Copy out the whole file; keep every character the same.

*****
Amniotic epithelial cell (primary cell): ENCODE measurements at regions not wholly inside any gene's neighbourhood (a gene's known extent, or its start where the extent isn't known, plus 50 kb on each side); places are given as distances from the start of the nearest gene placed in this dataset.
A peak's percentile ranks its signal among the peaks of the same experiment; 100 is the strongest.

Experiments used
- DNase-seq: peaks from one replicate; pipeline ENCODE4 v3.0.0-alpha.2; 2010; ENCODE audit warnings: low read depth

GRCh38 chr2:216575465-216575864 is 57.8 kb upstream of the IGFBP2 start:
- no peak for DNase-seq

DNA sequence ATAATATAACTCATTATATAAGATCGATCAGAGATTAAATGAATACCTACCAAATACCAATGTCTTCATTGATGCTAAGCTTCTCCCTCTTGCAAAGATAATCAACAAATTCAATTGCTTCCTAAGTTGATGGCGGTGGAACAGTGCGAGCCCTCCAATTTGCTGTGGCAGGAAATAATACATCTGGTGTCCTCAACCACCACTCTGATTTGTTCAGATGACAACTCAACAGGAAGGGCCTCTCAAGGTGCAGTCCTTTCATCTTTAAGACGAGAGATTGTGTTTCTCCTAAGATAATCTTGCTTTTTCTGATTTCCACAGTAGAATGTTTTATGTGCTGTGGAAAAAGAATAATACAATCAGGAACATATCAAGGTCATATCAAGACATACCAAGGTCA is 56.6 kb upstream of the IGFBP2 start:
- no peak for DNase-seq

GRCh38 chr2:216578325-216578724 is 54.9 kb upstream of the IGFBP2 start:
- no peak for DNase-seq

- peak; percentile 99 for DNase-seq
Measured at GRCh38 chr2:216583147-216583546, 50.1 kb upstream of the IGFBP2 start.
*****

Amniotic epithelial cell (primary cell): ENCODE measurements at regions not wholly inside any gene's neighbourhood (a gene's known extent, or its start where the extent isn't known, plus 50 kb on each side); places are given as distances from the start of the nearest gene placed in this dataset.
A peak's percentile ranks its signal among the peaks of the same experiment; 100 is the strongest.

Experiments used
- DNase-seq: peaks from one replicate; pipeline ENCODE4 v3.0.0-alpha.2; 2010; ENCODE audit warnings: low read depth

GRCh38 chr2:216575465-216575864 is 57.8 kb upstream of the IGFBP2 start:
- no peak for DNase-seq

DNA sequence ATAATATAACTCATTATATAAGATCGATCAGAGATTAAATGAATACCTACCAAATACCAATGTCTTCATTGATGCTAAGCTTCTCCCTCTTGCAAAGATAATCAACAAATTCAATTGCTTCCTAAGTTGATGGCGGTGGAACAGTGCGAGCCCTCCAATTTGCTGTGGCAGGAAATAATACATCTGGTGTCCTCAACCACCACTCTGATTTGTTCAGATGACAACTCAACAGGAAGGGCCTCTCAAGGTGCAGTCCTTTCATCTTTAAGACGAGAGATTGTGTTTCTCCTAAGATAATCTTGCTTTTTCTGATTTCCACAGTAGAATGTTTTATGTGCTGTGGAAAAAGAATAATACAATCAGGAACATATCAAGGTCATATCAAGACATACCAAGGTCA is 56.6 kb upstream of the IGFBP2 start:
- no peak for DNase-seq

GRCh38 chr2:216578325-216578724 is 54.9 kb upstream of the IGFBP2 start:
- no peak for DNase-seq

- peak; percentile 99 for DNase-seq
Measured at GRCh38 chr2:216583147-216583546, 50.1 kb upstream of the IGFBP2 start.